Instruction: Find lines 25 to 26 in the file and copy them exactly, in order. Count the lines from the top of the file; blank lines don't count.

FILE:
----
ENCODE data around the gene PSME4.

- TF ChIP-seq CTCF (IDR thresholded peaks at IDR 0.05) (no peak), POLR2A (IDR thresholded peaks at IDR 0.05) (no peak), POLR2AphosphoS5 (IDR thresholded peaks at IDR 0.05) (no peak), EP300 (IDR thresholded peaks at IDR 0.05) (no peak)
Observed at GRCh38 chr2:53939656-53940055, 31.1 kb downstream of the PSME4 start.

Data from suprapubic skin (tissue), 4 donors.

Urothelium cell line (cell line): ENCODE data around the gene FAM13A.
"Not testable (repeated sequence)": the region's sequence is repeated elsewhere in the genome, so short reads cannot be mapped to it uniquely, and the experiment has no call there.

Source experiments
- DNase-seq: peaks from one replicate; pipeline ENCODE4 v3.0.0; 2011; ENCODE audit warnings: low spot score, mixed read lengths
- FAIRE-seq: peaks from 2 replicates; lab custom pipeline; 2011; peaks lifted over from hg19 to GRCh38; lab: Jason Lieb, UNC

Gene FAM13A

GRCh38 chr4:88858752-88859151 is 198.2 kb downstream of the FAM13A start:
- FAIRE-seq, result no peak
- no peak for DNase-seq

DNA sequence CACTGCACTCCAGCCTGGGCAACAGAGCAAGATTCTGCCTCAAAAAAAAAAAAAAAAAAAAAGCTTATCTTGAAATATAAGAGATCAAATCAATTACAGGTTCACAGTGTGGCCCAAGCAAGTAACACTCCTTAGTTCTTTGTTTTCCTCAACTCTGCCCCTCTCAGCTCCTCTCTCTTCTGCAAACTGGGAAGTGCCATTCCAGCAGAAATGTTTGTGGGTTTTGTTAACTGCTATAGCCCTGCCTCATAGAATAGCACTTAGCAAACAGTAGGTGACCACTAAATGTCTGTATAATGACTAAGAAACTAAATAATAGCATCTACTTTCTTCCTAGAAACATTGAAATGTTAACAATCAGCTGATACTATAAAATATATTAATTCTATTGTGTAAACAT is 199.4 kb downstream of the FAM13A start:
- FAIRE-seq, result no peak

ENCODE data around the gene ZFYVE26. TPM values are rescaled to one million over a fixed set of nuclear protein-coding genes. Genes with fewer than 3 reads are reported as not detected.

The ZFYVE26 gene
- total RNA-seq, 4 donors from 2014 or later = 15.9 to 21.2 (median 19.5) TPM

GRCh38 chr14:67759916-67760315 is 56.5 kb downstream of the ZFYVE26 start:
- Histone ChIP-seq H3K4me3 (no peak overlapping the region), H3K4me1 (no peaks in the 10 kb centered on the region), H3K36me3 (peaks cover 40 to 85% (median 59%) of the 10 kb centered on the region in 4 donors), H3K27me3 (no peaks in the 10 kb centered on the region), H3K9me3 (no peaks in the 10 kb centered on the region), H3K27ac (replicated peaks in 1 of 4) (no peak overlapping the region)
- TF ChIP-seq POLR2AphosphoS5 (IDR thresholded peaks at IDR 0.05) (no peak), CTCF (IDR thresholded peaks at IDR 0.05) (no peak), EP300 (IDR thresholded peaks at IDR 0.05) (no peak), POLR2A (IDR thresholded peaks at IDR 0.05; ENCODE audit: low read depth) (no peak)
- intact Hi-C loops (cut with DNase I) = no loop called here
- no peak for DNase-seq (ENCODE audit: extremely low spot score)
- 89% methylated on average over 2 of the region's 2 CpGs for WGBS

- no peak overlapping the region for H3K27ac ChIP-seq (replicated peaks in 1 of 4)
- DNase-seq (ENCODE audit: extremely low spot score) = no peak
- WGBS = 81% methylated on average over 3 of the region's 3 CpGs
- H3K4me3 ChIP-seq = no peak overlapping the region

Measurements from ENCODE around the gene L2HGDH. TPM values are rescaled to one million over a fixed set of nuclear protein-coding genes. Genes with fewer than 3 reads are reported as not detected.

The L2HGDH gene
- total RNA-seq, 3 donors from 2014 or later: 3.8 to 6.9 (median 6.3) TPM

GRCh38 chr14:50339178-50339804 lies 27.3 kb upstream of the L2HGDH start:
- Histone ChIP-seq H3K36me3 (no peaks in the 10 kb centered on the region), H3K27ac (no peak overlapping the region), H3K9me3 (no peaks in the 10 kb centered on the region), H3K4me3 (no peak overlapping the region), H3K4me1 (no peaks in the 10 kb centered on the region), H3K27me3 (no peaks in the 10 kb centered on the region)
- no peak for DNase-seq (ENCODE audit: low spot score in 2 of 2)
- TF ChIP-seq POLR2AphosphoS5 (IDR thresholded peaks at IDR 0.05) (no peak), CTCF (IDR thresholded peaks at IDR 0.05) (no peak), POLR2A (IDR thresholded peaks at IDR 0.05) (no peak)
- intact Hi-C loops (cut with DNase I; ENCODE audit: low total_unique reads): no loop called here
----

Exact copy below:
- no peak overlapping the region for H3K27ac ChIP-seq (replicated peaks in 1 of 4)
- DNase-seq (ENCODE audit: extremely low spot score) = no peak